For their part the bishop’s counter-blast points out categorically that God established the family as the basic cell of human society. “Therefore, we must strive to make the needs and concerns of families a central national priority. Marriage must be protected as a lifelong commitment between a man and a woman and our laws should reflect this principle.”
“Marriage, as God intended, provides the basic foundation for family life and the common good. It must be supported in the face of the many pressures working to undermine it. Policies related to the definition of marriage, taxes, the workplace, divorce, and welfare must be designed to help families stay together and to reward responsibility and sacrifice for children.”
On the issue of stem cell research using – and then destroying – living human embryos, the new President is reversing the ban on government funding for this which President Bush put in place. On the issue of direct abortion he says he “understands that abortion is a divisive issue” – no marks for stating the obvious. Of course he “respects those who disagree with him”. That can be little consolation for the victims of abortion. But the White House website entry is quite categorical: President Obama will “make preserving women’s rights under Roe v. Wade a priority in his Administration”. From this and other declared intentions it is clear that the practice of abortion is going to become even more firmly entrenched in American society.
The bishops’ position is equally clear: “Human life is a gift from God, sacred and inviolable. Because every human person is created in the image and likeness of God, we have a duty to defend human life from conception until natural death and in every condition.
“Our world does not lack for threats to human life. We face a new and insidious mentality that denies the dignity of some vulnerable human lives and treats killing as a personal choice and social good. As we wrote in Living the Gospel of Life, ‘Abortion and euthanasia have become preeminent threats to human life and dignity because they directly attack life itself, the most fundamental good and the condition for all others’.
“Abortion, the deliberate killing of a human being before birth, is never morally acceptable. The destruction of human embryos as objects of research is wrong. This wrong is compounded when human life is created by cloning or other means only to be destroyed. The purposeful taking of human life by assisted suicide and euthanasia is never an act of mercy. It is an unjustifiable assault on human life.”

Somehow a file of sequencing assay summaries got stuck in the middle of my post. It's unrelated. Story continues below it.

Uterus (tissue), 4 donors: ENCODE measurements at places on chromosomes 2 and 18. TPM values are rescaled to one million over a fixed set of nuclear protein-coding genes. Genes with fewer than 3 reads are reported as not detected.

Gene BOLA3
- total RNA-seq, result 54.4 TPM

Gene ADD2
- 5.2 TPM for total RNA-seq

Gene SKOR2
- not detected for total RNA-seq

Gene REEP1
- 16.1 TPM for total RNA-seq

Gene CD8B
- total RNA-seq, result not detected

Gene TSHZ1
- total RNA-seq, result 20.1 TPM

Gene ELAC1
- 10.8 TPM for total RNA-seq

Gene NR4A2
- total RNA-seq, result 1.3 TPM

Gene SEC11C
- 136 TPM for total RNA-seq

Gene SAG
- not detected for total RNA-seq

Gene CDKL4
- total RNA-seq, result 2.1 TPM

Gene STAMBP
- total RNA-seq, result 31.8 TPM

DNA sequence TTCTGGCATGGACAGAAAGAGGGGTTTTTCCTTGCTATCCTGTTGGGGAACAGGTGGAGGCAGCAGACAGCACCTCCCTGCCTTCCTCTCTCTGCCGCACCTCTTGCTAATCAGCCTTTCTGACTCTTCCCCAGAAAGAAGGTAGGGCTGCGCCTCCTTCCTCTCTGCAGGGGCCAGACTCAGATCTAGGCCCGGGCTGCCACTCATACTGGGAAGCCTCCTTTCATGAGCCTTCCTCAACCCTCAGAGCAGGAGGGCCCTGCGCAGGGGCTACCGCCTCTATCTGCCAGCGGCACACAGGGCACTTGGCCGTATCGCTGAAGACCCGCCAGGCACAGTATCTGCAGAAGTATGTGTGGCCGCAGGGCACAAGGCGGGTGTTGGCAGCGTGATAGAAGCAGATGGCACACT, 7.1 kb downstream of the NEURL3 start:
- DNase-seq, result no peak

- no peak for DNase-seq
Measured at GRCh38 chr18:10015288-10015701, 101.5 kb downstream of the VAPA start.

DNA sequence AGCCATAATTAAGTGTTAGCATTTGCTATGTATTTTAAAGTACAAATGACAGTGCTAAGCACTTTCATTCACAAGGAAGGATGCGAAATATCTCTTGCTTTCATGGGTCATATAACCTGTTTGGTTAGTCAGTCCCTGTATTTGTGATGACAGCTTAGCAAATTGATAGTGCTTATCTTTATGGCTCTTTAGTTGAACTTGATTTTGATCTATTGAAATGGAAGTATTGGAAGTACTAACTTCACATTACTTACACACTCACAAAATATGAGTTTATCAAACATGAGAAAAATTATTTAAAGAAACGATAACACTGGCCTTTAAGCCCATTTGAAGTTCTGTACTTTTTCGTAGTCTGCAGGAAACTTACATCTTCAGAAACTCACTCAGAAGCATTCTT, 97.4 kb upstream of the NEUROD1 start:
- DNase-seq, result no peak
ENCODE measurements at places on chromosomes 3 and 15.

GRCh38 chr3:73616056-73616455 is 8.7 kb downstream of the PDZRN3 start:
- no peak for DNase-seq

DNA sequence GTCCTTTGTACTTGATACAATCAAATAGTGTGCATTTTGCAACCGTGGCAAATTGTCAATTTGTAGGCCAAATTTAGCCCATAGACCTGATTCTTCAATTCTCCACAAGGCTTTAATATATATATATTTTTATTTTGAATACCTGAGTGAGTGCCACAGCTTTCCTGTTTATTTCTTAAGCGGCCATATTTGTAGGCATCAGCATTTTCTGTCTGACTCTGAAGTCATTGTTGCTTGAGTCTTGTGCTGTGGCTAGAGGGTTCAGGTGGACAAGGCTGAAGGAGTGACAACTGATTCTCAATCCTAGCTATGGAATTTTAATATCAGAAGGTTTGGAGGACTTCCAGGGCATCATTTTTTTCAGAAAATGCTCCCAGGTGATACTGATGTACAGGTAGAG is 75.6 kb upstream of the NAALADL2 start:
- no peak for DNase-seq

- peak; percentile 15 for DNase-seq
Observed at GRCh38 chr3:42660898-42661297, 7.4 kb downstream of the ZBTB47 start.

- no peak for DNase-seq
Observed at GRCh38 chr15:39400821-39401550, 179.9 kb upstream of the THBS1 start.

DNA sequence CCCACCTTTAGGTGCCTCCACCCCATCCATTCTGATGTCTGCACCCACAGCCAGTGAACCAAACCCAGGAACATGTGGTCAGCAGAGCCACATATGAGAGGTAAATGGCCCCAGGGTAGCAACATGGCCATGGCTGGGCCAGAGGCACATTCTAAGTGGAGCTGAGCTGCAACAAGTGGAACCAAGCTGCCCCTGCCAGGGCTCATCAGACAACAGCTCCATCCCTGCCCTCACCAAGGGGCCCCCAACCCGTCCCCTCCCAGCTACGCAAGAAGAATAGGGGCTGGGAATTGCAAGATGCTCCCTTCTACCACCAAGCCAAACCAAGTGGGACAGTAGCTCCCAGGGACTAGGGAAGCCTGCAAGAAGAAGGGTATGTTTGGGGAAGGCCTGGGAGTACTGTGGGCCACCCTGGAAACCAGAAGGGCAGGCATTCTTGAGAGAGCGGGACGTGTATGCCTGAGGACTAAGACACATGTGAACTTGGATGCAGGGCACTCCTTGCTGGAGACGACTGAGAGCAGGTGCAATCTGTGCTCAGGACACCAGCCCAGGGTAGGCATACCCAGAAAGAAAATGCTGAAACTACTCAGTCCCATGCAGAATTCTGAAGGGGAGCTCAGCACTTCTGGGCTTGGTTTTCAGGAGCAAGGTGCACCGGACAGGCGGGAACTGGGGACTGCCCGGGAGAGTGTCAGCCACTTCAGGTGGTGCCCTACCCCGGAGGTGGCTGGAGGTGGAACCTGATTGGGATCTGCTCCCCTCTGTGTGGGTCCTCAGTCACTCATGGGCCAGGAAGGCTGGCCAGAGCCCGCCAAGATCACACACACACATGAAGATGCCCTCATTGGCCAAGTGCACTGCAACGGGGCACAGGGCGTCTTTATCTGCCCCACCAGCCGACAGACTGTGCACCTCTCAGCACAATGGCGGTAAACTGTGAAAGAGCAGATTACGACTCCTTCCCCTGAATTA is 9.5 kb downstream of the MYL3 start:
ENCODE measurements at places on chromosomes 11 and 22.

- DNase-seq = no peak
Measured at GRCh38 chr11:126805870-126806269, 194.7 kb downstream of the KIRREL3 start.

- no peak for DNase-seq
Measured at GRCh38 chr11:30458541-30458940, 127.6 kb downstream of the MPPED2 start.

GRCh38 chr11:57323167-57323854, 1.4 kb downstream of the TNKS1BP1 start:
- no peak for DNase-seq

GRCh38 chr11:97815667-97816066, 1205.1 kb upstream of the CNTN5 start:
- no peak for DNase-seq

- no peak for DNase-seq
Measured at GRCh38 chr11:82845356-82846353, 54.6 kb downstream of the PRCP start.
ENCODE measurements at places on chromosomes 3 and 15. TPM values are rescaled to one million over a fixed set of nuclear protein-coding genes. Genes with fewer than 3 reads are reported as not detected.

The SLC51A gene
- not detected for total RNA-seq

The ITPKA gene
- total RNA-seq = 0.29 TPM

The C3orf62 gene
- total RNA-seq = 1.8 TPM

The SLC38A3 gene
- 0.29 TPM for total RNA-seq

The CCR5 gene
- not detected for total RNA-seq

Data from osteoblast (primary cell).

President Obama’s programme of legislation on these issues are in such stark contrast to the programme being urged by the leaders of the Catholic Church in America that it is hard to feel that we have anything here other than an impending clash of two civilizations – the one representing rampant individualism, the other representing true and authentic Christian principles.
“We urge Catholics and others”, the bishops write, “to promote laws and social policies that protect human life and promote human dignity to the maximum degree possible. Laws that legitimize abortion, assisted suicide, and euthanasia are profoundly unjust and immoral. We support constitutional protection for unborn human life, as well as legislative efforts to end abortion and euthanasia. We encourage the passage of laws and programs that promote childbirth and adoption over abortion and assist pregnant women and children. We support aid to those who are sick and dying by encouraging health care coverage for all as well as effective palliative care. We call on government and medical researchers to base their decisions regarding biotechnology and human experimentation on respect for the inherent dignity and inviolability of human life from its very beginning, regardless of the circumstances of its origin.”
I don’t know where Samuel Huntington stood specifically on any of these issues – and out of respect and affection for him I am loath to check it out. However, I hope that from where he is now he has a clearer view of how things should be and whose victory to cheer for in this impending clash of civilisations.
Michael Kirke, formerly of The Irish Press, is now a freelance writer. His views can be responded to at firstname.lastname@example.org Other writing can be found at www.mercatornet.com